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Friday, 10 May, 2002, 14:34 GMT 15:34 UK
Brown condemns poverty 'vultures'
Displaced people in Angola
Mr Brown wants to end child poverty around the world
An extra $1bn is urgently needed to help the world's poorest countries cope with the global economic downturn, UK Chancellor Gordon Brown has said.

We must do everything we can to stop this shameful practice

Gordon Brown

Mr Brown has also attacked so-called Vulture Funds, which have been accused of preying on the world's most heavily indebted countries.

He branded the funds - which buy up countries' debt at a knockdown prices and then take them to court to recover the full amount - "morally outrageous".

At a speech to a United Nations summit on children in New York, Mr Brown set out an ambitious plan to "banish ignorance and poverty from Earth".


Mr Brown discussed vulture funds with UN secretary general Kofi Annan, former South African president Nelson Mandela and his wife Graca Machel.

Aid experts fear the funds could undermine long-term debt relief efforts, enmeshing some of the world's poorest in costly court cases.

"Whenever a country has to defend a legal case it has to divert considerable time, attention and resources away from focusing on poverty reduction, health and education," Mr Brown said.

(Vulture funds) are literally the carrion-eaters of the international financial system

Henry Northover, of aid agency Cafod
"And we must do everything we can to stop this shameful practice."

He called on the international community to give free technical advice to countries facing legal action.

Developed countries should also offer "expert financial advice on debt restructuring to prevent future legal claims."

Doomed court battle

Vulture funds are not yet widespread.

But recent test cases have opened up the possibility of private financial institutions in rich countries making huge profits by suing poverty-stricken nations.

In one recent case, a company received $58m from Peru after successfully suing for full repayment - plus interest - of a $20m debt which it had acquired for just $11m in 1996.

Mr Brown fears that other poor countries will cave in to vulture funds rather than face a doomed court battle.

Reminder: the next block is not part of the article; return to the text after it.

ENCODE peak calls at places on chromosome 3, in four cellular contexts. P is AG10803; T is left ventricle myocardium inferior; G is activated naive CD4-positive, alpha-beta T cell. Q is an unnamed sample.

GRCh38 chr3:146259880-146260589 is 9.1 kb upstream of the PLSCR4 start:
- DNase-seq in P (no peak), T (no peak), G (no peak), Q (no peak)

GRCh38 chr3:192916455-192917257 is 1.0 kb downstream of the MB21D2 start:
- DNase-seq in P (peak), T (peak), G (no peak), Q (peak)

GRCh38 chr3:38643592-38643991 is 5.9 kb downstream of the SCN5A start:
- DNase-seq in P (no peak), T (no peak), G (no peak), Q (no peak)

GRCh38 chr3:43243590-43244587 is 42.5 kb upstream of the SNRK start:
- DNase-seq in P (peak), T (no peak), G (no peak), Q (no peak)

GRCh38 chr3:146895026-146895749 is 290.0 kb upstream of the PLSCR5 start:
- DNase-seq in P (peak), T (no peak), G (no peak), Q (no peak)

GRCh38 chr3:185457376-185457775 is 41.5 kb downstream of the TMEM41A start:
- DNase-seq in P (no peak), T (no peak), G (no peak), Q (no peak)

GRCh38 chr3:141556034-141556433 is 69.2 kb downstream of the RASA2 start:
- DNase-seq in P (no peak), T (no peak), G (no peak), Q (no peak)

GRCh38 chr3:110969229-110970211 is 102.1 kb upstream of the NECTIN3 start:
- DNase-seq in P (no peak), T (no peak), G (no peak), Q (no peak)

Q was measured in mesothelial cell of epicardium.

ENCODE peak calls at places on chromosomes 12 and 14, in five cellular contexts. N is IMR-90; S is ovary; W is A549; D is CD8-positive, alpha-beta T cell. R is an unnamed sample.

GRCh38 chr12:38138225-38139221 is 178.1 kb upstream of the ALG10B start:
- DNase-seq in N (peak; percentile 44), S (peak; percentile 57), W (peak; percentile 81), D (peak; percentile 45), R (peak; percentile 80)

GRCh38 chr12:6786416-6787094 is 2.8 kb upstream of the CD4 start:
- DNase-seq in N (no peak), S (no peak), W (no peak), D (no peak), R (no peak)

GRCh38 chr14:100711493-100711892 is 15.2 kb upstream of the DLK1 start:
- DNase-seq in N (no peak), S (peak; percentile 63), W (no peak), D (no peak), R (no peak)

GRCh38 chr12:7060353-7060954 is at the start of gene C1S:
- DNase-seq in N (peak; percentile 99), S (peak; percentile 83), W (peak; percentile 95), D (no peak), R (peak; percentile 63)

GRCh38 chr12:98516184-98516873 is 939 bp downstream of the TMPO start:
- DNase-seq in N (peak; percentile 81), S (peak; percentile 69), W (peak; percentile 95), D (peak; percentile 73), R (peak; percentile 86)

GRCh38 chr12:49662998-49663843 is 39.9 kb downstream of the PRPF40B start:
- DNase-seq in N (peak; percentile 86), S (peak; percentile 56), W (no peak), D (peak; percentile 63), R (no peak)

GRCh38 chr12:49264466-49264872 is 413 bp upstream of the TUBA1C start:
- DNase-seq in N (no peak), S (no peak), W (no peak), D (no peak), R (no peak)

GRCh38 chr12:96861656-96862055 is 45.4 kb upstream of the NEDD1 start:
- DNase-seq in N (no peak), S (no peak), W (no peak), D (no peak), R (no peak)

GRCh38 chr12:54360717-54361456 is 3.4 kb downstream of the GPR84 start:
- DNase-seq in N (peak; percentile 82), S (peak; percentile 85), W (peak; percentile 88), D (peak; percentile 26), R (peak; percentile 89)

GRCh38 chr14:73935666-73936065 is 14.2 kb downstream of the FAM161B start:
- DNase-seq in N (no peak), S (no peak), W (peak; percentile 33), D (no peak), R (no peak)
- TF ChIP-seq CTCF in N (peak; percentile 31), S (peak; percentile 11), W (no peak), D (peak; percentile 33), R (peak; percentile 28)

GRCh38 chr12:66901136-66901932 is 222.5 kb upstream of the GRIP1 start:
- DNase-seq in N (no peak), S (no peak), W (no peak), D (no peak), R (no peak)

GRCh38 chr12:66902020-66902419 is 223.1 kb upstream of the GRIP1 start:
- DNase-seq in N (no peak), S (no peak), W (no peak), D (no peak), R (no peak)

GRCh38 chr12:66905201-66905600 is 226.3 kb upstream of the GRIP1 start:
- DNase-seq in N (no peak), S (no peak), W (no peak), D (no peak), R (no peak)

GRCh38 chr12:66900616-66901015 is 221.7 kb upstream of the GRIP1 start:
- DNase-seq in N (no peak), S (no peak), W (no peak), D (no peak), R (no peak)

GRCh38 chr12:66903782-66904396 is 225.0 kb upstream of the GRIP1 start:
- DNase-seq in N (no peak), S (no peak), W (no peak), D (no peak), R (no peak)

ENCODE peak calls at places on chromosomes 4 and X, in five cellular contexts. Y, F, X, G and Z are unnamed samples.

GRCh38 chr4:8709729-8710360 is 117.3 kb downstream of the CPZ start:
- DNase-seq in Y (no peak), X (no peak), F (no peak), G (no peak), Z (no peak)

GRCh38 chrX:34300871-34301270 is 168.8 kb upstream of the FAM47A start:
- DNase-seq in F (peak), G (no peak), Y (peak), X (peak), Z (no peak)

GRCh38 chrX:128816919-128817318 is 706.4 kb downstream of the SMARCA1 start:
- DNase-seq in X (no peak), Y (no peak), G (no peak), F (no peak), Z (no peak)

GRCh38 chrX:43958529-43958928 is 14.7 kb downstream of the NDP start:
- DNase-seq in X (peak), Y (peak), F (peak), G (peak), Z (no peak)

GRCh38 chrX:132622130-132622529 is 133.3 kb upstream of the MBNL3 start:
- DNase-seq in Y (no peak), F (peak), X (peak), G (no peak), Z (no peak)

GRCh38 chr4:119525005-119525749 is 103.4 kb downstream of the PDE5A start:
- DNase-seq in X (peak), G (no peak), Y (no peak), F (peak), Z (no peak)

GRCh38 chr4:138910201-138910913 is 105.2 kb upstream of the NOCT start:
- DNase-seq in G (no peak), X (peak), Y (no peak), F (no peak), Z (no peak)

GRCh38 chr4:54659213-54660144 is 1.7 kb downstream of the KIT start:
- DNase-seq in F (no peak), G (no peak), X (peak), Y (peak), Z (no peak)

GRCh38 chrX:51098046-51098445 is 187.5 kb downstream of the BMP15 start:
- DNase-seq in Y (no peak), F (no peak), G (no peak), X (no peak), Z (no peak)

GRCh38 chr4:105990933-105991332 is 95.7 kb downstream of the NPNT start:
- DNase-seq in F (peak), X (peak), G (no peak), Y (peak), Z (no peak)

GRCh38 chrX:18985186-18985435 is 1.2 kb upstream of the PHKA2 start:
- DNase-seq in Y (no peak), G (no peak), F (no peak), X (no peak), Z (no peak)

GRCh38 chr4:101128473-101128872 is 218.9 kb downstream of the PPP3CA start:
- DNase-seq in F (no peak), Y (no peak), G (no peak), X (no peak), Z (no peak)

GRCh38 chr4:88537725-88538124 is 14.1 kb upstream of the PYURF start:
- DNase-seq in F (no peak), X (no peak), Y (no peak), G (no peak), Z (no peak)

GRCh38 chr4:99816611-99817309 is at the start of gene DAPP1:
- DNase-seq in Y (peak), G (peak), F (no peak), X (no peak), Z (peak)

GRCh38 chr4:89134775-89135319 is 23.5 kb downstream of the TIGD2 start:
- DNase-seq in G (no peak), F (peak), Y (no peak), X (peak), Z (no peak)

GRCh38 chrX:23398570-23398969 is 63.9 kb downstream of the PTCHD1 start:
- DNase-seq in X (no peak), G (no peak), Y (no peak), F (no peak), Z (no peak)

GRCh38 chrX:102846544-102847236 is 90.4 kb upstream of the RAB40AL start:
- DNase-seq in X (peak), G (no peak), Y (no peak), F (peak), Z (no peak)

Measures already in place - under the Highly Indebted Poor Countries (HIPC) initiative - have cancelled $62bn in debt owed by 26 of the world's poorest states.


But Mr Brown warned that a further $1bn would be needed to offset falls in commodity prices as a result of the global slowdown.

Gordon Brown
Gordon Brown: Wants more aid spending
He also called for the richest countries to back a World Bank initiative to ensure the commitment to providing primary education for all by 2015.

The world needed a "partnership for children so wide, so powerful and so determined that no obstacle should be allowed to impede its path or progress," Mr Brown said.

He repeated his pledge to "substantially" increase the share of the UK's national income on aid.

And called on other countries in Europe and America to follow suit.

'Punishing' debt

"If globalisation is to considered a success, the real test is that the world's children must become its beneficiaries not its victims."

Henry Northover, a public policy analyst at the CAFOD aid agency, welcomed Mr Brown's attack on vulture funds.

"Vulture funds are in clear breach of international debt cancellation agreements.

"By feeding off the debt burdens of poor countries with high rates of infant and maternal mortality, they are literally the carrion-eaters of the international financial system."

'Monopolistic control'

He went on: "Gordon Brown's support for debtor governments' legal fight in the US is welcome.

"But this issue also points to the need for an internationally binding debt arbitration mechanism.

Currently, creditors enjoy a monopolistic control over the pace, timing, eligibility and volume of debt write offs.

"A more neutral decision-making body is needed, where the interests of poorer governments and poverty reduction are put on a more equal footing with richer more powerful creditors."

See also:

12 Mar 02 | UK Politics
Brown pledges more aid spending
19 Nov 01 | UK Politics
US cool towards UK aid proposal
01 Oct 01 | Business
Poverty warning after US attacks
07 Mar 02 | Business
Budget rows begin early
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